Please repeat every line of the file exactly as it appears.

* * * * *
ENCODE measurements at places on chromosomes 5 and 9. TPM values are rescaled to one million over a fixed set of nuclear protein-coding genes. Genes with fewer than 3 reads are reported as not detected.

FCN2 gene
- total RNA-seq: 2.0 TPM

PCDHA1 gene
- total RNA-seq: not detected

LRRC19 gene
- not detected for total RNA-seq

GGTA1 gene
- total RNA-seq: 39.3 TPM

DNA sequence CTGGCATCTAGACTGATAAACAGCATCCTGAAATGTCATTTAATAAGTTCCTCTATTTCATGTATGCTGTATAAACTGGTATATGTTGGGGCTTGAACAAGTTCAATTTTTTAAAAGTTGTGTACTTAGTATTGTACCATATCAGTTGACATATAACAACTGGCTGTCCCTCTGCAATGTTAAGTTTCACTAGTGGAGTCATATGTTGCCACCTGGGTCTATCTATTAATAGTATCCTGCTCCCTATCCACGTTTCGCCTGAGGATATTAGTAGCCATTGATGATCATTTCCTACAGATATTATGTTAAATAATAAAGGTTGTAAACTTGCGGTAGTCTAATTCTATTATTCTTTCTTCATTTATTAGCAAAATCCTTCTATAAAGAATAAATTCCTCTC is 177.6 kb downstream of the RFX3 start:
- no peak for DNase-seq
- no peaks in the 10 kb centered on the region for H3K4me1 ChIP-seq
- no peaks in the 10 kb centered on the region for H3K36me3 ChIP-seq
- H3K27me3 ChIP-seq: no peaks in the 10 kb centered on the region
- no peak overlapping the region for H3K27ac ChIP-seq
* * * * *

ENCODE measurements at places on chromosomes 5 and 9. TPM values are rescaled to one million over a fixed set of nuclear protein-coding genes. Genes with fewer than 3 reads are reported as not detected.

FCN2 gene
- total RNA-seq: 2.0 TPM

PCDHA1 gene
- total RNA-seq: not detected

LRRC19 gene
- not detected for total RNA-seq

GGTA1 gene
- total RNA-seq: 39.3 TPM

DNA sequence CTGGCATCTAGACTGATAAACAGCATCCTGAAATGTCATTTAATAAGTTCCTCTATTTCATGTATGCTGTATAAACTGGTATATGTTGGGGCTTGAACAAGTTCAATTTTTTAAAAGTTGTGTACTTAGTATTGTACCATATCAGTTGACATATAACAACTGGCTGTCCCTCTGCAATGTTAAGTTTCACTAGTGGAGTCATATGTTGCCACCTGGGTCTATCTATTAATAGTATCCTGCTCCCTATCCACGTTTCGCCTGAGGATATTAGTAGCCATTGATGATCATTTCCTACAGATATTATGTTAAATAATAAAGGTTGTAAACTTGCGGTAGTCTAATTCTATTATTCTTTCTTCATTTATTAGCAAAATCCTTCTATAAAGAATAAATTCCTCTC is 177.6 kb downstream of the RFX3 start:
- no peak for DNase-seq
- no peaks in the 10 kb centered on the region for H3K4me1 ChIP-seq
- no peaks in the 10 kb centered on the region for H3K36me3 ChIP-seq
- H3K27me3 ChIP-seq: no peaks in the 10 kb centered on the region
- no peak overlapping the region for H3K27ac ChIP-seq